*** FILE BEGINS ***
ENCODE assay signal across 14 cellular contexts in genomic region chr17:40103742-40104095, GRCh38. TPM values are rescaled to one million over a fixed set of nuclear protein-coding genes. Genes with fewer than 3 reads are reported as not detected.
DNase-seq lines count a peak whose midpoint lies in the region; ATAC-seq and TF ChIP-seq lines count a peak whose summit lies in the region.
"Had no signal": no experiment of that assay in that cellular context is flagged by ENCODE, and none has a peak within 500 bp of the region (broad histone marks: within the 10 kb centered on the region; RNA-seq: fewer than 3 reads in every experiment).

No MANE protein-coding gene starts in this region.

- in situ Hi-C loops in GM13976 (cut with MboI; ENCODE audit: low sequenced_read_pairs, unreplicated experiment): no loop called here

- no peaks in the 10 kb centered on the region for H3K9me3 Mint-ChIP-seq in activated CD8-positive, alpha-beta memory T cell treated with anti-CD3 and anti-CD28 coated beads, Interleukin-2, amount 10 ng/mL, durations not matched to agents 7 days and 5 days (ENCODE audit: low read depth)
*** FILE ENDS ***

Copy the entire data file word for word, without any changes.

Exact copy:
ENCODE assay signal across 14 cellular contexts in genomic region chr17:40103742-40104095, GRCh38. TPM values are rescaled to one million over a fixed set of nuclear protein-coding genes. Genes with fewer than 3 reads are reported as not detected.
DNase-seq lines count a peak whose midpoint lies in the region; ATAC-seq and TF ChIP-seq lines count a peak whose summit lies in the region.
"Had no signal": no experiment of that assay in that cellular context is flagged by ENCODE, and none has a peak within 500 bp of the region (broad histone marks: within the 10 kb centered on the region; RNA-seq: fewer than 3 reads in every experiment).

No MANE protein-coding gene starts in this region.

- in situ Hi-C loops in GM13976 (cut with MboI; ENCODE audit: low sequenced_read_pairs, unreplicated experiment): no loop called here

- no peaks in the 10 kb centered on the region for H3K9me3 Mint-ChIP-seq in activated CD8-positive, alpha-beta memory T cell treated with anti-CD3 and anti-CD28 coated beads, Interleukin-2, amount 10 ng/mL, durations not matched to agents 7 days and 5 days (ENCODE audit: low read depth)